By Kelly Robinson, Spring 2016 Student Intern
“Rules are meant to be broken” is not a mantra to live by if you’re a firm or broker (“member”) who sells securities to the public. This is so because members must be licensed and registered by FINRA, the regulatory authority that ensures compliance with their rules, as well as the SEC’s. FINRA enforces these rules with the authority fine, suspend, or even bar brokers from the industry. Enforcement not only keeps members on a level playing field, but also instills consumer confidence in the securities market as a whole.
Part of enforcement involves catching problems before they start, which is what FINRA tries to accomplish through the Membership Application Program or MAP. Once a firm applies for membership, the program ensures the firm has met the standards for admission by examining such aspects as supervisory procedures and the adequacy of communication and operational systems. Sometimes catching the bad guys before they start isn’t always possible, but FINRA also tries to combat bad behavior by subjecting brokerage firms, branch offices, and registered representatives to exams at least once every four years. The process involves examining core areas of the firm’s business with a special focus towards heightened regulatory risks.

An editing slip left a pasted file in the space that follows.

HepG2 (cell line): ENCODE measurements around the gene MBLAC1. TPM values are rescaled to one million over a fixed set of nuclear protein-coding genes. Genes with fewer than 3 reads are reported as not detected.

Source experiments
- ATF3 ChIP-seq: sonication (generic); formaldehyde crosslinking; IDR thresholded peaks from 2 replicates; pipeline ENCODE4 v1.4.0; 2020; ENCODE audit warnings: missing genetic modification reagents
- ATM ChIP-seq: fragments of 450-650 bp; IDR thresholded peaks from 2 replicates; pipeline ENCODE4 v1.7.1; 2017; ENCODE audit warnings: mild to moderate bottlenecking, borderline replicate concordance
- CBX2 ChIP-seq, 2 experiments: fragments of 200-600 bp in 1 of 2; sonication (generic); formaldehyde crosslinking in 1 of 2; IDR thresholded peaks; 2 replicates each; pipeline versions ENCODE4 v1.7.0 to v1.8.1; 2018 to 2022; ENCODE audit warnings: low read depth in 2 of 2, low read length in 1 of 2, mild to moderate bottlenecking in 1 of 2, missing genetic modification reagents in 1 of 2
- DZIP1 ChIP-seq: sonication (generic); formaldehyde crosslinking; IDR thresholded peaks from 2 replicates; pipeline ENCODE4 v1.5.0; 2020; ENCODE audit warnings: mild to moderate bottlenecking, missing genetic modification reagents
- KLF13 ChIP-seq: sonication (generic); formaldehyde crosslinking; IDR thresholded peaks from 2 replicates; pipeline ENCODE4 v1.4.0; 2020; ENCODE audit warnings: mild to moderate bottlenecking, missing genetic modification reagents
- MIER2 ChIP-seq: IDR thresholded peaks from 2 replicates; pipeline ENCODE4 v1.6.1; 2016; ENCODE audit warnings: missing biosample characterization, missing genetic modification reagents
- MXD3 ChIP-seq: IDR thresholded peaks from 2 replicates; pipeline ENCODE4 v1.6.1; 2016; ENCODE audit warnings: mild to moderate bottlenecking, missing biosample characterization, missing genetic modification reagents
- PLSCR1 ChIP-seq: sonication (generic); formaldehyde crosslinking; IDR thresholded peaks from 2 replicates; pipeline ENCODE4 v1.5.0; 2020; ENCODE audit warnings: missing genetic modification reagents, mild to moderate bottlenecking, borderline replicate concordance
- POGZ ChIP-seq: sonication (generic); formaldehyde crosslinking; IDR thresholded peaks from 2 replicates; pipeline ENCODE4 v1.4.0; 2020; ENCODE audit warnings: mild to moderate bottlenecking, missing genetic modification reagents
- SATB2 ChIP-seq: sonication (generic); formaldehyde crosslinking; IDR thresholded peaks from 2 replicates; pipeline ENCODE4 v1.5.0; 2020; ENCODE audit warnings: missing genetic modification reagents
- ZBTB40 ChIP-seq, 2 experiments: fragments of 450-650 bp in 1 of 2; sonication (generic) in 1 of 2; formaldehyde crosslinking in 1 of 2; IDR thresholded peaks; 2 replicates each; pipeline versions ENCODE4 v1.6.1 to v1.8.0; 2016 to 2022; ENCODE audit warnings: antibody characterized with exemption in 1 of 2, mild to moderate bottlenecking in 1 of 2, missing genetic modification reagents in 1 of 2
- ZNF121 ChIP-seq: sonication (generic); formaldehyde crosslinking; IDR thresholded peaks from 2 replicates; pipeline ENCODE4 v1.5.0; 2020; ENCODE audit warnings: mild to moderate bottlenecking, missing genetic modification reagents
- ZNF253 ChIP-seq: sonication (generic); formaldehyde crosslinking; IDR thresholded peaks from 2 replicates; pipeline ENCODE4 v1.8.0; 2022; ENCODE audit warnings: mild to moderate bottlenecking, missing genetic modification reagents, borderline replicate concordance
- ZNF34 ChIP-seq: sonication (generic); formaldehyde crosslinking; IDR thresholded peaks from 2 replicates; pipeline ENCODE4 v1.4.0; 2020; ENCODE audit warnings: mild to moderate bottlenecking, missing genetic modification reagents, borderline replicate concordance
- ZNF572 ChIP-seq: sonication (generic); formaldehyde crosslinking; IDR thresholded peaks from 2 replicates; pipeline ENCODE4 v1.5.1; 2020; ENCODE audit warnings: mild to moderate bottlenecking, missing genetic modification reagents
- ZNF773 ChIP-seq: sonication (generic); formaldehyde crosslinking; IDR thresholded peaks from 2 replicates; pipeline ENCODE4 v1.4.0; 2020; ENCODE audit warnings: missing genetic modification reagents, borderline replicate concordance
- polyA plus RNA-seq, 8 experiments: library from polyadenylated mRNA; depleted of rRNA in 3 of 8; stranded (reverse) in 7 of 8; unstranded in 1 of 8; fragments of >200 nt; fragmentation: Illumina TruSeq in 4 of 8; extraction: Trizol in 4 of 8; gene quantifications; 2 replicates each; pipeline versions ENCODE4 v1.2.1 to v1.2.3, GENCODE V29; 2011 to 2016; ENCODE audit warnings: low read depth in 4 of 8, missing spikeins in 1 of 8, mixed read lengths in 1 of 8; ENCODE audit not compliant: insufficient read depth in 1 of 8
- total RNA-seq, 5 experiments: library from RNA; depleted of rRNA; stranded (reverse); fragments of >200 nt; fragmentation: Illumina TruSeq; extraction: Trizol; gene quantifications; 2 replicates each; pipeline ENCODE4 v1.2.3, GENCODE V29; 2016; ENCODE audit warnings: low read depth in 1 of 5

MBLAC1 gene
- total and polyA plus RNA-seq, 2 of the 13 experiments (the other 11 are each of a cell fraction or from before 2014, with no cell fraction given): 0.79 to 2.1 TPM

FINRA also investigates individual registered representatives for issues with compliance in areas such as excessive trading and misrepresentation. These investigations typically arise from customer complaints, but may also come from automated surveillance reports or as a result of findings in an examination of the firm like that mentioned above. These investigations may lead to the filing of a formal complaint or to settlement of the issue with FINRA through an Acceptance, Waiver, and Consent form (click here for an example). These investigations not only protect consumers, but also inform future regulatory rules and practices.